More failing schools to become academies
In the near future, schools rated by Ofsted as ‘underperforming’ are due to be turned into academies. The name ‘academy’ may not really mean much for some people but what it really means is that the school is state-funded and independently run by academy trusts or chains rather than by Local Authorities.
Already, many failing schools have been taken over and these are called sponsored academies. Although such schools would be called academies, not much would change for them in terms of the running of the school. However, they will be under a new direction and influence. These trusts and chains provide advice, support and, most importantly, expertise.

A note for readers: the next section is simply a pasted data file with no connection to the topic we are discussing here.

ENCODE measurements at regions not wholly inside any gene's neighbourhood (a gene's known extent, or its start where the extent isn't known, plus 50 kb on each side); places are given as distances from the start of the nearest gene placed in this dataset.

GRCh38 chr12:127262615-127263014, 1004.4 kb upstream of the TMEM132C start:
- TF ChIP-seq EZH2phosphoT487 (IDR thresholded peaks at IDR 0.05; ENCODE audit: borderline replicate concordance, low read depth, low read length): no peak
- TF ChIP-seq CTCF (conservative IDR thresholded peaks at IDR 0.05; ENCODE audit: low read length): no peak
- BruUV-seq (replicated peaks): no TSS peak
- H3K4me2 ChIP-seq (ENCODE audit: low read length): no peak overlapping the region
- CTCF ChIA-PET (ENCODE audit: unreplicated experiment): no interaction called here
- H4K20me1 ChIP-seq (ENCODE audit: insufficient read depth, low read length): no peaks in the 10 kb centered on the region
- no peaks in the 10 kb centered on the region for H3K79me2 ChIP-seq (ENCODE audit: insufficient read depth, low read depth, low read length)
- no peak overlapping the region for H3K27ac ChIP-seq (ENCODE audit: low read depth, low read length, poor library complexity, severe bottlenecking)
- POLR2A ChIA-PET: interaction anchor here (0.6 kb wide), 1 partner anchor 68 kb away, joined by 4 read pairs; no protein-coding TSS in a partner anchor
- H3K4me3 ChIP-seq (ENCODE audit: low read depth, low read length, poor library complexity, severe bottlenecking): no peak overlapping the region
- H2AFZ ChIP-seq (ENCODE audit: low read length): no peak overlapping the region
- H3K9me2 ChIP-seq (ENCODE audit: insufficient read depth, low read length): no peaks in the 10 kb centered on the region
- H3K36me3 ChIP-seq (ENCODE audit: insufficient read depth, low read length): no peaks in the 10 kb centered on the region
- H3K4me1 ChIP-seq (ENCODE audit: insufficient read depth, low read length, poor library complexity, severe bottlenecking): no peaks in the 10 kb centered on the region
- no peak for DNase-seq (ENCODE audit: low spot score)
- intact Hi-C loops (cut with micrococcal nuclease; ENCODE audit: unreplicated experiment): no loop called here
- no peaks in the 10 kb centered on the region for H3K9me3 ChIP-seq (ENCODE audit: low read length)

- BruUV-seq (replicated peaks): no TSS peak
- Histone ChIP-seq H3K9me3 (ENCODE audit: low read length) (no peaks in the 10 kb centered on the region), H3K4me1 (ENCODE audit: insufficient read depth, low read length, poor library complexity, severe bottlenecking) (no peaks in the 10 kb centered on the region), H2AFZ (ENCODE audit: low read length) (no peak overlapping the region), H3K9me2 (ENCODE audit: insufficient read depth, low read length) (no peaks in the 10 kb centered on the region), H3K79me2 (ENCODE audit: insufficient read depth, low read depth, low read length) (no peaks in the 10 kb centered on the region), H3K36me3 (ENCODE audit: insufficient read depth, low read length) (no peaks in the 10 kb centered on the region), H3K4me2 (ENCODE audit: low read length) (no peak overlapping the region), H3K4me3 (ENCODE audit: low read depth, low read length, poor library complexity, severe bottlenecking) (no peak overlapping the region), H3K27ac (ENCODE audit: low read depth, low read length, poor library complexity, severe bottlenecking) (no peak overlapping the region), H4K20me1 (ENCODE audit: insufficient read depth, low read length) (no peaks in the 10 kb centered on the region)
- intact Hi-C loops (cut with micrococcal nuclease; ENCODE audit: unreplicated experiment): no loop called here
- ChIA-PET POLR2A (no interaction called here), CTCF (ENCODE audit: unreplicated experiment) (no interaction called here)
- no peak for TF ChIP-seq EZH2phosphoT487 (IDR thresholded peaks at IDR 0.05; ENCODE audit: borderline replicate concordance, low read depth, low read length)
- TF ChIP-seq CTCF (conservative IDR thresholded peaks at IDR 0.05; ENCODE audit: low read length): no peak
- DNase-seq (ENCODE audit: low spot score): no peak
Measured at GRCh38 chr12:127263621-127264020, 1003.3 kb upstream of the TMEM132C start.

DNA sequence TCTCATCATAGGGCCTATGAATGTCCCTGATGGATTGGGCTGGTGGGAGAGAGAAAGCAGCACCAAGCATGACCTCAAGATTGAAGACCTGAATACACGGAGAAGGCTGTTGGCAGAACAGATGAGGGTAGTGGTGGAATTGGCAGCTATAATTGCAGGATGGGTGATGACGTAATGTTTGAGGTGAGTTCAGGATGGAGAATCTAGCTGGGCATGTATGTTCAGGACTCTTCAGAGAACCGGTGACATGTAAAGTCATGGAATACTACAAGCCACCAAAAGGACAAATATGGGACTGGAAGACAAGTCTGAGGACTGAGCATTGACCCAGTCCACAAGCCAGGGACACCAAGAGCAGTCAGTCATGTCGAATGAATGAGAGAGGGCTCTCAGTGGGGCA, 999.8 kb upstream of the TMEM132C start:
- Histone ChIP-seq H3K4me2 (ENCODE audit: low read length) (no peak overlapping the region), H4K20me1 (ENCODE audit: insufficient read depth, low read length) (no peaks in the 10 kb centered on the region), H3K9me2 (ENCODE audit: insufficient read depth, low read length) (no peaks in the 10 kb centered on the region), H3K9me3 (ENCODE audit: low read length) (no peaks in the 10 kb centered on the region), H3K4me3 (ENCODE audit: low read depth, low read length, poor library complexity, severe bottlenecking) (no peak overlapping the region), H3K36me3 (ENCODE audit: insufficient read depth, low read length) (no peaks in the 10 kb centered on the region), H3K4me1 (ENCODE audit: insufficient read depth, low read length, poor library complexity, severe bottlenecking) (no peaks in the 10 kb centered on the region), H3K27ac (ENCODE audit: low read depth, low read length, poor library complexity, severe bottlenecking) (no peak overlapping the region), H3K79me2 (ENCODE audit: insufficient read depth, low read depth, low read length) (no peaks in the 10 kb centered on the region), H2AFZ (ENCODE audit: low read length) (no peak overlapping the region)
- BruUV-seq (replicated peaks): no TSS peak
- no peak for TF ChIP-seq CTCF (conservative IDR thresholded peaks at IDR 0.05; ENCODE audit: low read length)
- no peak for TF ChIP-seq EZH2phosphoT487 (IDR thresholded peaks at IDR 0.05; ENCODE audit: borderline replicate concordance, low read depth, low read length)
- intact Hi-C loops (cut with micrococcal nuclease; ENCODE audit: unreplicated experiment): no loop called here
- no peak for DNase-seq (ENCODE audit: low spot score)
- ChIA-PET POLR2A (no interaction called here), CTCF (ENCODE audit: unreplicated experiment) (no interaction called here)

Academies have more freedom than other state schools over regarding their finances and how and what is taught. They do not need to follow national pay and conditions for teachers.
Brian Lightman, the leader of the Association of Schools and College leader said, “In many cases academisation maybe the best solution. However, in itself it is not a magic wand.”
There is ample evidence that academies improve standards and, with more power in the hands of head teachers, there is less bureaucracy.
The government claims that academies improve twice as fast as other state schools.
Money-wise, these trusts and chains are not allowed to make any profit, which is better for the parents and students. Currently, there are around 240 schools that have now been predicted to fail.
Will the schools change for the better or the worse?
Hannah, Year 7
Queen Elizabeth’s Grammar, Alford